Sky's the limit for sequester scare tactics

The sky is falling, the sky is falling. That's the message shrieked by President Barack Obama about those mandated federal spending cuts called "sequestration."

And not only is the sky falling, but it's not his fault. He's like the kid standing in front of the broken window, the bat and ball and glove in his hand. He had nothing to do with it.

These are, of course, big-fat whoppers, like the kind other Chicago politicians tell, only the whoppers from the Obama White House are sized 17 trillion extra large and made in China.

Sequestration was his deal. He wanted to increase the federal debt limit by another trillion or so that we didn't have. Sequestration, or mandated cuts, was the price. And the sky isn't falling. In real cuts, we're only talking about some $85 billion out of $1.2 trillion. The Congressional Budget Office says that the affected federal agencies are expected to cut only $44 billion this year, with the remainder in future years. Compared to the $1.2 trillion spent, it's a pile of crumbs.

What Obama wants is to spend more and more. And so the whoppers come out of his mouth, or his mouthpieces prattle their talking points, that sequestration isn't his baby, that even small federal cuts spell disaster.

The whoppers pass his teeth as if he were one of those old Pez candy dispensers when we were kids, except instead of candy they're iced butter. Obama gives us perfect little squares of fat and salt, so that we might spread them on our rough peasant bread.

Or perhaps he would rather we just eat cake?

Even though he says the sky is about to crush us, Big O still found time to golf with Tiger Woods. And Michelle was simply diva-tastic in her televised drop-in at the Oscars, in that spangled gown, flashing those gorgeous arms.

Question: How can they play the King and Queen of France and tell us that the sky is falling, while pursuing the very same policies that have led swaths of Europe to the edge of civil, economic and social chaos?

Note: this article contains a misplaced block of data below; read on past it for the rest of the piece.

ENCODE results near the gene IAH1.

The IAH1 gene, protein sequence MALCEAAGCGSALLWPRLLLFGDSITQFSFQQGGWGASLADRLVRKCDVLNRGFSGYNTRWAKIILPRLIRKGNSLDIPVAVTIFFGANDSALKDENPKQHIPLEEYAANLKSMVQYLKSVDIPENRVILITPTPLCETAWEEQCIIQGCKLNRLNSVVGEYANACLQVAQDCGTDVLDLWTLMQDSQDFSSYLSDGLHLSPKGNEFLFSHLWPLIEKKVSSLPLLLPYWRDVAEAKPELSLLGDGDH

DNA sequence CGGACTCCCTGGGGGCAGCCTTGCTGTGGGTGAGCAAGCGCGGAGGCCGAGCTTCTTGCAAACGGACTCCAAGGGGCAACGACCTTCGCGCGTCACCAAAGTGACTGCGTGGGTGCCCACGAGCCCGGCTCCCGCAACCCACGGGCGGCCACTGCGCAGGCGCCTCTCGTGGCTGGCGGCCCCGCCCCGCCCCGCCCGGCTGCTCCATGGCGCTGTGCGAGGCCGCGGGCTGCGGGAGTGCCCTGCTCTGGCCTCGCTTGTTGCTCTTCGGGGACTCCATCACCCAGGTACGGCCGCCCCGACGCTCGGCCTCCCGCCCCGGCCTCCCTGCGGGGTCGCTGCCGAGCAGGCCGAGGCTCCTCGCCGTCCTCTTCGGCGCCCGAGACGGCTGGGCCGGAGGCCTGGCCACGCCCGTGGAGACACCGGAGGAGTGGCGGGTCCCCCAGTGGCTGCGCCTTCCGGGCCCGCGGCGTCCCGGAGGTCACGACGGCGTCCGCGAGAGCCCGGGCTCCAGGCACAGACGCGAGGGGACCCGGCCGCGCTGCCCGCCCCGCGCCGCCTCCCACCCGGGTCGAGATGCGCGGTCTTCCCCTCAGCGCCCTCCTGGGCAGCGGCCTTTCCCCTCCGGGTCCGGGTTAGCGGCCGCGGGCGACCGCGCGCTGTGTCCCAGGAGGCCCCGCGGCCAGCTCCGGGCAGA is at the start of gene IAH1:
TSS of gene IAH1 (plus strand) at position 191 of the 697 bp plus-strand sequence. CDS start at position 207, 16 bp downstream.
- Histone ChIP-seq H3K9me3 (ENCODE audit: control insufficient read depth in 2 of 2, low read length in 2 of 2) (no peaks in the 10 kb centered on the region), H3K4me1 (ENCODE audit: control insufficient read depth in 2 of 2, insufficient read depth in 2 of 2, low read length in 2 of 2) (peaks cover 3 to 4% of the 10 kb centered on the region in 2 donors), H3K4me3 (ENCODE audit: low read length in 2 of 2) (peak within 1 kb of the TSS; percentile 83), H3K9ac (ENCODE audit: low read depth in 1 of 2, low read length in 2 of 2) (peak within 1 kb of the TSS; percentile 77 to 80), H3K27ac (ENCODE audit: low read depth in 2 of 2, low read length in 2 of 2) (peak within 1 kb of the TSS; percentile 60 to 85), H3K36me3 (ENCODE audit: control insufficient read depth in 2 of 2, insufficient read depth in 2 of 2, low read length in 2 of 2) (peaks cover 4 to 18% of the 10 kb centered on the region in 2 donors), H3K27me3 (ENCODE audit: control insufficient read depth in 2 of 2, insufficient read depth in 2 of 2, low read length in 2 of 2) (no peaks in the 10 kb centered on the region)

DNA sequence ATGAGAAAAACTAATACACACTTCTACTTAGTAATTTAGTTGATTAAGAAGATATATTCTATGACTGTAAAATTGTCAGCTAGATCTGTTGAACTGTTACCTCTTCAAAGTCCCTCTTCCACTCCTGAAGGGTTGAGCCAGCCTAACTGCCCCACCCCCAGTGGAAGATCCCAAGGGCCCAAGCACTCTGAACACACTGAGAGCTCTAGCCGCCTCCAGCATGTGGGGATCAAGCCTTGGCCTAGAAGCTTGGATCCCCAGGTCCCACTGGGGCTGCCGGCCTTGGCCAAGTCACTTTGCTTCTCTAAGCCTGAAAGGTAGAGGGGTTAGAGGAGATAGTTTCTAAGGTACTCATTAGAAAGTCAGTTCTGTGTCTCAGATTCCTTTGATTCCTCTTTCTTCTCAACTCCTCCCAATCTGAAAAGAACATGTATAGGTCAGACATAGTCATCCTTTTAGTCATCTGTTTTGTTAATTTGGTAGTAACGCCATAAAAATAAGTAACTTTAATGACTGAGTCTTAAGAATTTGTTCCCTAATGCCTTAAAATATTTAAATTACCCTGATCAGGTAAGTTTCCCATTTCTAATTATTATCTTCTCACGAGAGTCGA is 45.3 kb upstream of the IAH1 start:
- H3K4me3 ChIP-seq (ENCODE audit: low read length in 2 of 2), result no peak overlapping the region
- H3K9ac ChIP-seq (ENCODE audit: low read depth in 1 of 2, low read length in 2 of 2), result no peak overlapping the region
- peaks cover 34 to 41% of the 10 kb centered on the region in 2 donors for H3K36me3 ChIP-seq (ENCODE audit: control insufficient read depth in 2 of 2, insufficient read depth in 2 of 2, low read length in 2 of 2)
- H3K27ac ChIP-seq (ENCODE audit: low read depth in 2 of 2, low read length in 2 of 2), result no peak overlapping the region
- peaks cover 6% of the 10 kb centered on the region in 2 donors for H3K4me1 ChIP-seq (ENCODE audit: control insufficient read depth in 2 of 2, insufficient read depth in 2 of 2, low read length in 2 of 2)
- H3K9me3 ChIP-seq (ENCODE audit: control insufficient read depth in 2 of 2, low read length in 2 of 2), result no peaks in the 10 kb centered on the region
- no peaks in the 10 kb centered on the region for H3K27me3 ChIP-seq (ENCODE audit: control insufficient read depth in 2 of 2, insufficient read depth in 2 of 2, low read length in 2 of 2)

Answer: Because they can.

Even in Washington, an exotic land where journalists and bureaucrats chatter in a language we can almost understand — they can even say "sequestration" without blushing — some inadvertent truths are released.

Like the one in this passage from the Washington Post the other day:

"The good news is, the world doesn't end March 2. The bad news is, the world doesn't end March 2," said Emily Holubowich, a Washington health care lobbyist who leads a coalition of 3,000 nonprofit groups fighting the cuts. "The worst-case scenario for us is the sequester hits and nothing bad really happens. And Republicans say: See, that wasn't so bad."

I'm not so sure about those Republicans. Obama's predecessor was a Republican, a "big-government conservative." He spent and spent on guns and butter just like the Democrats of old, and the Republicans in Congress gorged on it.

So I don't hold much hope for them. Republicans feed on defense contracts the way Democrats feed on poverty programs. So I expect someone will remind the Republicans that their spines disappeared in the early 2000s, and just like that they'll remember and collapse in a pile of boneless goo.

That's what Obama is hoping for, too.

Meanwhile, Obama's mouthpieces are in full-throated cry. The sequester, they say, will destroy the economy, cost us jobs, ruin the lives of children and families. I'm waiting for the part about Iran and North Korea subjugating us to their will.

But there's a problem. America is out of money. And sooner or later, we've got to realize that every dollar in debt isn't just some political nuisance.

It is a tax on the young, a tax on the very same millennial generation that elected Obama, a tax on children not yet born, and on their children.

And they will carry it from cradle to grave like placid beasts of government burden.

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